Alexander Brondarbit is an Academic Planning Analyst at UC Santa Cruz and Instructor for the E-Campus at Oregon State University. His research focuses on the high and local politics of late medieval England with particular emphasis on the Wars of the Roses. His teaching interests include the history of high and late medieval Europe, the Church in the Middle Ages, and medieval sex, gender, and culture. You can read his article in the
Royal Studies Journal, Issue 6 here.
Kristen and Cathleen: What is a signet warrant? How does it differ from other types of documents?
The signet warrant was a means of connecting the king with the ordinary operations of his government. It was produced by the third type of writing office which arose after the other two writing offices (e.g., the chancery and privy seal office) had left the royal household to be housed permanently in Westminster. This change had occurred by reason of the high workload of those offices and the sheer volume of letters that were being produced. Obviously, the king was not always in Westminster and still needed a means of transmitting his will on official business regardless of his location. The signet office was thus formed in the early fourteenth century to meet this demand.
It differed from the Westminster offices in several ways. It was much smaller, less bureaucratic, and less solemn than the chancery. The signet was kept by the king’s secretary who was often a clerk based about the king’s person rather than say a bishop with public duties like the chancellor. A particularly interesting difference is the suspicion that often arose over the use of the signet. Initially used sparingly, the signet was seen as a method by which Richard II abused his royal prerogative as he bypassed the privy seal office in warranting the issue of letters under the great seal. The signet seal disappeared for a time when the Lords Appellant were victorious in 1388, yet it eventually reemerged in a more muted fashion afterwards as it definitely had its uses despite the concern it engendered.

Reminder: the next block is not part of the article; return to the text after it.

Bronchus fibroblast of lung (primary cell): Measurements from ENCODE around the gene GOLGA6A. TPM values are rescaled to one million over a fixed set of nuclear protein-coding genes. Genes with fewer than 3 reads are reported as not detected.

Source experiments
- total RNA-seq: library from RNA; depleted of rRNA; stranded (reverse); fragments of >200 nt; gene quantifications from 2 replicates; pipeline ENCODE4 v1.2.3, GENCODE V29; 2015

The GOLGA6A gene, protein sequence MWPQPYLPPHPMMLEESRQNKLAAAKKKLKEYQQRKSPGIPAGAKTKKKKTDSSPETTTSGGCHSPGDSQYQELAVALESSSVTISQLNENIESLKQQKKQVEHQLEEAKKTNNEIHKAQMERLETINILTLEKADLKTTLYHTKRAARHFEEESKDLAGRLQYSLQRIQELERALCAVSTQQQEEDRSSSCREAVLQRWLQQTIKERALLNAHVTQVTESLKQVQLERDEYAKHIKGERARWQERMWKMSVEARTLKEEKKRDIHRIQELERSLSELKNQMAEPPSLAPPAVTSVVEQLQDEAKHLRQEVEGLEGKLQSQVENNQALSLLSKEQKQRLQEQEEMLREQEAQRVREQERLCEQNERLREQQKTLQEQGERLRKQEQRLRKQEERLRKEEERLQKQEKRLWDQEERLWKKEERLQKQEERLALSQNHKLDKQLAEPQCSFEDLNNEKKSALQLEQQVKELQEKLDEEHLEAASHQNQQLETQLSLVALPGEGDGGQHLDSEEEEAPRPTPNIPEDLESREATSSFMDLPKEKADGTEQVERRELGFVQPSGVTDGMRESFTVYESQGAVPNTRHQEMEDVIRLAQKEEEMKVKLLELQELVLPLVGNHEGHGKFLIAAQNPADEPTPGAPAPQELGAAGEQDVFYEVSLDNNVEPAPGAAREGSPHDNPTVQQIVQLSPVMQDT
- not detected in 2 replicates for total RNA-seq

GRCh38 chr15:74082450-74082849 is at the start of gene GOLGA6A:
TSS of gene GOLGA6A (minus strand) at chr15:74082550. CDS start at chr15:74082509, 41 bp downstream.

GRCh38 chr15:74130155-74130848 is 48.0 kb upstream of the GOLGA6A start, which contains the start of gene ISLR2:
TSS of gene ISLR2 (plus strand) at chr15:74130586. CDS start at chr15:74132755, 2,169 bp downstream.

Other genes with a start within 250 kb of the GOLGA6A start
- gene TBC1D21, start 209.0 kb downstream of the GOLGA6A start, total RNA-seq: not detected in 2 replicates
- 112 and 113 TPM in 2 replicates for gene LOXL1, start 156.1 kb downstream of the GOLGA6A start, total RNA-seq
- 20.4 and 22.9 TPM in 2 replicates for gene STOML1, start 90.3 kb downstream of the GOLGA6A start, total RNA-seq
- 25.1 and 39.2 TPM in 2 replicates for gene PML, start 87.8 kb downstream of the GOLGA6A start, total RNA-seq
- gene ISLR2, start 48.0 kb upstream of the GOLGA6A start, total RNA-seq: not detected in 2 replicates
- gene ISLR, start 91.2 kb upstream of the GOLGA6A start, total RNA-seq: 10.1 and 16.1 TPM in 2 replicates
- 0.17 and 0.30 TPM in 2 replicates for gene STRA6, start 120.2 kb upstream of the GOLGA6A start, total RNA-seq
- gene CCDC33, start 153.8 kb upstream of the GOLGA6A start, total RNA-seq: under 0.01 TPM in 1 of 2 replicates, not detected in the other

Kristen and Cathleen: Had scholars largely ignored this document before, aside from including it in histories of Eton?
I’d say many scholars do seem to have been unaware of it. The Duke of York’s signet letter was first examined by the English historian and archivist, Sir Henry Maxwell-Lyte in his A History of Eton College produced in 1875. Aside from some minor errors in his transcription, Maxwell-Lyte also did not fully appreciate the significance of the document as he focused entirely with the Yorkist regime’s treatment of Eton. This emphasis has been replicated by later historians of the college as one might expect as they were not as interested in what the document told us about this critical, and somewhat opaque, stage of the Wars of the Roses. Cora Scofield did quote a snippet of the signet warrant in her biography of Edward IV, but she relied on Maxwell-Lyte’s book and it is doubtful she ever consulted the record in person. The same goes for Charles Ross’s biography which quotes an even briefer portion of the document without any citation suggesting again that he may have been repeating the quote from Scofield’s work. I believe what we have here is a case of a great document that was known in the late nineteenth century, but sadly was forgotten except by historians of Eton College.
Kristen and Cathleen: Briefly, what happened to Eton under the Yorkist kings?